And now we have it. The Theresa May government, established within a remarkable few frenzied days, is the most right wing in modern times, not just in terms of Brexit but across the board—and she is playing all this to the full. Osborne is gone (replaced by Phillip Hammond), Nikki Morgan gone (replaced by Justine Greening), Michael Gove gone (replaced by Liz Truss), Amber Rudd is home secretary, Jeremy Hunt remains at Health—for confronting the doctors no doubt.
Possibly the most frightening, hard line Brexiteer, Andrea Leadsom goes to the environment (DEFRA). She is not just a climate denier, and in favour of bringing back fox hunting, but she has close links to the Tea Party movement in the USA!
Leadsom would have been to the right of May had she been elected to the Tory leadership—which she might well have been had the vote gone to the Tory ‘rank and file’—and the way she was removed from the race in advance of this might well reflect divisions in the ruling class over how far Brexit should go.
The change of leadership to May, however, is still a big shift to the right and has left the Tories in a stronger, more united, and ideological coherent position, that they were under Cameron—despite the problems they face in implementing Brexit. UKIP has been sidelined, at the moment, by what is in effect, the partial UKIPisation of the Tory Party.
Most significantly, the key positions in terms of Brexit—the issue that will define her administration—go to hard-line right-wing Brexiteers:David Davies as minister for Brexit, Liam Fox as the newly created Minister of foreign trade and Boris Johnson as Foreign Secretary. It means that these people have been handed the power to reshape Britain’s place in the world for the next generation if they get their way.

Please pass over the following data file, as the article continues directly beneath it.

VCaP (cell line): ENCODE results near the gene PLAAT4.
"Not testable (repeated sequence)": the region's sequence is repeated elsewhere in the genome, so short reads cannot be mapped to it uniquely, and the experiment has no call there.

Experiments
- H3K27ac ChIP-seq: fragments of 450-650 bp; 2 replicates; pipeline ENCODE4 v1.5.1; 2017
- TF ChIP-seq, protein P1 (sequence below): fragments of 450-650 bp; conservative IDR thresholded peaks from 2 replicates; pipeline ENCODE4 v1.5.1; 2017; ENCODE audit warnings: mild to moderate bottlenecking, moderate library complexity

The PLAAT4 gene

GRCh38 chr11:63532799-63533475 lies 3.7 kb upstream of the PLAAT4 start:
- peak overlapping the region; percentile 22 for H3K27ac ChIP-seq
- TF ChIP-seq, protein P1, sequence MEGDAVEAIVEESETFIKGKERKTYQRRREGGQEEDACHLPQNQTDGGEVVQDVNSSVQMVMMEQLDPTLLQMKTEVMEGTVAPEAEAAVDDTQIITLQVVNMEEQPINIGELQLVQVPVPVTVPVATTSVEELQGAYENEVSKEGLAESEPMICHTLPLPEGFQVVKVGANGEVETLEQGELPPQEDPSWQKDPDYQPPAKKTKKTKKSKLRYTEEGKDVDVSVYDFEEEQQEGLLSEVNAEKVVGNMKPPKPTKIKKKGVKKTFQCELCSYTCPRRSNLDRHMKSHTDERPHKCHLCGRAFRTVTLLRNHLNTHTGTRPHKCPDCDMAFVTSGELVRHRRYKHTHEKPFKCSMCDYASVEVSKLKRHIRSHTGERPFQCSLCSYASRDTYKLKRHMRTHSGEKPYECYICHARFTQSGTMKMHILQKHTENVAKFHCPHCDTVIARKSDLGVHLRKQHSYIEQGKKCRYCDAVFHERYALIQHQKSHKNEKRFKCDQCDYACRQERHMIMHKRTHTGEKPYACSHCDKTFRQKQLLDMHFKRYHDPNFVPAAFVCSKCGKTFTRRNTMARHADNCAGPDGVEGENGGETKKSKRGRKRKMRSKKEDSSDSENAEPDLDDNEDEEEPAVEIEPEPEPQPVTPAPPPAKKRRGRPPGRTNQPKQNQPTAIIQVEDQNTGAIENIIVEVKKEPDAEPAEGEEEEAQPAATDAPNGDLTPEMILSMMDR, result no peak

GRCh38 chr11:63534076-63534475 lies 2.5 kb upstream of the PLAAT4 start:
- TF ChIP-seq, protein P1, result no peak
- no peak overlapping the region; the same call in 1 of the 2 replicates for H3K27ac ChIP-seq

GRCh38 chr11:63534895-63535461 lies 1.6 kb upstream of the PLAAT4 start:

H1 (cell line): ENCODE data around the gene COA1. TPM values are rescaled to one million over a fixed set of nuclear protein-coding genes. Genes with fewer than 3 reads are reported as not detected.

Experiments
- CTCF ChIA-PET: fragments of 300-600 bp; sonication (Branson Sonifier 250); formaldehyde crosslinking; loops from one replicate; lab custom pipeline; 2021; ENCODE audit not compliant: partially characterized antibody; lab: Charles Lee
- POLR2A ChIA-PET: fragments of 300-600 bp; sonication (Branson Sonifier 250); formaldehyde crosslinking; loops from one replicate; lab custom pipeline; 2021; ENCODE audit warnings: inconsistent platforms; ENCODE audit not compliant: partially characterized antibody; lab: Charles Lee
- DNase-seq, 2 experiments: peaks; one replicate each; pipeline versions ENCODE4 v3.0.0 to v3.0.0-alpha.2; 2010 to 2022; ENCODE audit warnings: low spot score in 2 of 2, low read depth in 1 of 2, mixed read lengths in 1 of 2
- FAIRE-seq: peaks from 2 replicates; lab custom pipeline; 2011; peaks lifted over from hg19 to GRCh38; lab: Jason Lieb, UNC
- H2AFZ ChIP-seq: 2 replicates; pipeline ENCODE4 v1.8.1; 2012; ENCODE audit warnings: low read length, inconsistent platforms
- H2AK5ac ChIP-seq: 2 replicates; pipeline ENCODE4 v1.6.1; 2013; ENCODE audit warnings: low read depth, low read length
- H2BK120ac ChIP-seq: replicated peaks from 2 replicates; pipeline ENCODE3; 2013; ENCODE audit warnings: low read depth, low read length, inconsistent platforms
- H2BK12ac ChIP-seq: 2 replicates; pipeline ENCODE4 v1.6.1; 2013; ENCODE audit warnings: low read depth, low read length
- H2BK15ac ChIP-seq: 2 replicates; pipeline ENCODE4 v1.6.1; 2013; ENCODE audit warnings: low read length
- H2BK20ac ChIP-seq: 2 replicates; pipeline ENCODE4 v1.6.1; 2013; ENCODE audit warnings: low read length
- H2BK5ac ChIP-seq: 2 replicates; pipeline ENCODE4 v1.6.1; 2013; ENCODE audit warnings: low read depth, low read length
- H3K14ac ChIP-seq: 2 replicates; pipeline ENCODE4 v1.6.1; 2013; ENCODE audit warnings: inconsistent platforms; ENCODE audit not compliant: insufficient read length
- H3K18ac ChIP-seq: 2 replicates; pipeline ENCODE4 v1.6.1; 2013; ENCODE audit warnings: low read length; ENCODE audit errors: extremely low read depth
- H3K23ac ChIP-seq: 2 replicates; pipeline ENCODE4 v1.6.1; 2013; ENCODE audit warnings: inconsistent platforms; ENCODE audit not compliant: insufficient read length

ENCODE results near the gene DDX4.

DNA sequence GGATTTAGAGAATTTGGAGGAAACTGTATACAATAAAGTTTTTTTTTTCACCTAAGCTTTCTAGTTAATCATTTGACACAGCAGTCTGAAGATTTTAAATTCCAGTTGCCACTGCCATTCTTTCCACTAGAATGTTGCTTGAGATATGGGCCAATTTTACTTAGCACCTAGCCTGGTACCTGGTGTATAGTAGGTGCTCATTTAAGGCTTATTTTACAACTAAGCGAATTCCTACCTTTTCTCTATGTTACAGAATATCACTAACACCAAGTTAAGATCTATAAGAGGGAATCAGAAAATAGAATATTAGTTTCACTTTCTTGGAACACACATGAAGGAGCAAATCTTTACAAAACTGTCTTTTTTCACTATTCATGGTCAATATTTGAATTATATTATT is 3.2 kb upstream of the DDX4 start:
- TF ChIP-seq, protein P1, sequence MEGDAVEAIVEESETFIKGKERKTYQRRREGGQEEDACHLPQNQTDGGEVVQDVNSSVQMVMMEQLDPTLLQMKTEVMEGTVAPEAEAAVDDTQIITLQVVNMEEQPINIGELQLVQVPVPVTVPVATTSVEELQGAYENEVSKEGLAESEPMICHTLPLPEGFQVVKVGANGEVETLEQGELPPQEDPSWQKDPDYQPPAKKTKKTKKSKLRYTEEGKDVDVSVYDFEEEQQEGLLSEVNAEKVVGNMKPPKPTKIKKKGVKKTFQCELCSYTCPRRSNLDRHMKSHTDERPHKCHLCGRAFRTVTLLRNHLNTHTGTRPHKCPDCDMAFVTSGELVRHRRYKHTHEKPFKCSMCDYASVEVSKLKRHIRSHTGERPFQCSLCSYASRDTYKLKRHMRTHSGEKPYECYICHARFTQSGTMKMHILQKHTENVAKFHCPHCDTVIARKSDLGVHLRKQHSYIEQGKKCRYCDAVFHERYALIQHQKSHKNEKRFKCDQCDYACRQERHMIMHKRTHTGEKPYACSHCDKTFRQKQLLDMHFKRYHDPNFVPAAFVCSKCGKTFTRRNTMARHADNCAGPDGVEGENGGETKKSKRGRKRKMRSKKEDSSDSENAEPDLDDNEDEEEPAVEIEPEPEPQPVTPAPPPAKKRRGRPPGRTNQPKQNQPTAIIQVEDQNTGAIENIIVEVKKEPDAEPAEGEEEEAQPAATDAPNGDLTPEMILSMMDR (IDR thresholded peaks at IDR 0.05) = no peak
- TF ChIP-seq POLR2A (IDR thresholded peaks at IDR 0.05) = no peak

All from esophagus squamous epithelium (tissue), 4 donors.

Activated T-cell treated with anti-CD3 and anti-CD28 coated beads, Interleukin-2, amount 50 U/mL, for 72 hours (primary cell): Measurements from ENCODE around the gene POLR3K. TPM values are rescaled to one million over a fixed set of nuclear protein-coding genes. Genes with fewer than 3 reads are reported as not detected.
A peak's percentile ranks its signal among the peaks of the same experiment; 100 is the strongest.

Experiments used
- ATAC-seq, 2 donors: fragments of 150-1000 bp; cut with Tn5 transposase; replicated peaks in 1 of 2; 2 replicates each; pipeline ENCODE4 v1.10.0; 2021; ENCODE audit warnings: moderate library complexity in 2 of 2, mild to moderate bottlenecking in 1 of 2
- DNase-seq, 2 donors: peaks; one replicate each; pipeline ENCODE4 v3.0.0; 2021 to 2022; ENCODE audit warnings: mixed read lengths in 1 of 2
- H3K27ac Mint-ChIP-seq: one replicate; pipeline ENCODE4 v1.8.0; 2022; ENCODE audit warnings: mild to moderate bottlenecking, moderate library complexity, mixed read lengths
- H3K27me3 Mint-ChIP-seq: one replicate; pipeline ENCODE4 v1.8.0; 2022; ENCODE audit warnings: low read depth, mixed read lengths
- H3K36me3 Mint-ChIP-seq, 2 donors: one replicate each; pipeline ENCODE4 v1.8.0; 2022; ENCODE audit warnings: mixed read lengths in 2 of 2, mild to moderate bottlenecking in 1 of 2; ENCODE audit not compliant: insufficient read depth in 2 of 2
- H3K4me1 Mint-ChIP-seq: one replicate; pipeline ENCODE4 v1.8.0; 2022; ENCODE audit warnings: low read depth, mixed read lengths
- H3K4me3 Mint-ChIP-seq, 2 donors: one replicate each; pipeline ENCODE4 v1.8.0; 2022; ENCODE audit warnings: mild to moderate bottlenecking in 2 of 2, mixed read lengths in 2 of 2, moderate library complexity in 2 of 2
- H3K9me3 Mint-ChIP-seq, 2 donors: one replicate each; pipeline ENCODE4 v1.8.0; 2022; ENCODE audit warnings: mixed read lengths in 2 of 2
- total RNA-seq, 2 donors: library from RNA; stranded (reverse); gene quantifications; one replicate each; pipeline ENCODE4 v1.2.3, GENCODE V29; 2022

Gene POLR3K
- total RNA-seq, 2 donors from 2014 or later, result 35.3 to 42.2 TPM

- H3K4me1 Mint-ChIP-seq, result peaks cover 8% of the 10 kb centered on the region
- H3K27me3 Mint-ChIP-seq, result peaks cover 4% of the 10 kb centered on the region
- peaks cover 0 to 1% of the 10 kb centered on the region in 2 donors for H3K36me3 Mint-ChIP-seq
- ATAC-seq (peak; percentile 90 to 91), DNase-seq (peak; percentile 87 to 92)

There are big changes in the structure of government as well. Most significantly the Department for Energy and Climate Change has been abolished and merged with Industry—which is a disaster for the environment and the struggle against climate change.
The Tory right, who have been skulking in the background and sniping about the EU since Cameron won the Tory Leadership from David Davis (and also Liam Fox) in 2005, are back with a vengeance. They are now in charge and are running the show.
It is these people have now been handed the opportunity, by this referendum vote, to reshape British politics (and Britain’s place in the world) on the scale that Thatcher was able to reshape British politics after the defeat of the miners in the 1980s—and they intend to grasp it with both hands. It is not going to be easy and there are many pit-falls in the Brexit process, but unless the May leadership is stopped at next election (and only Corbyn can do it), this is the very dangerous direction of travel.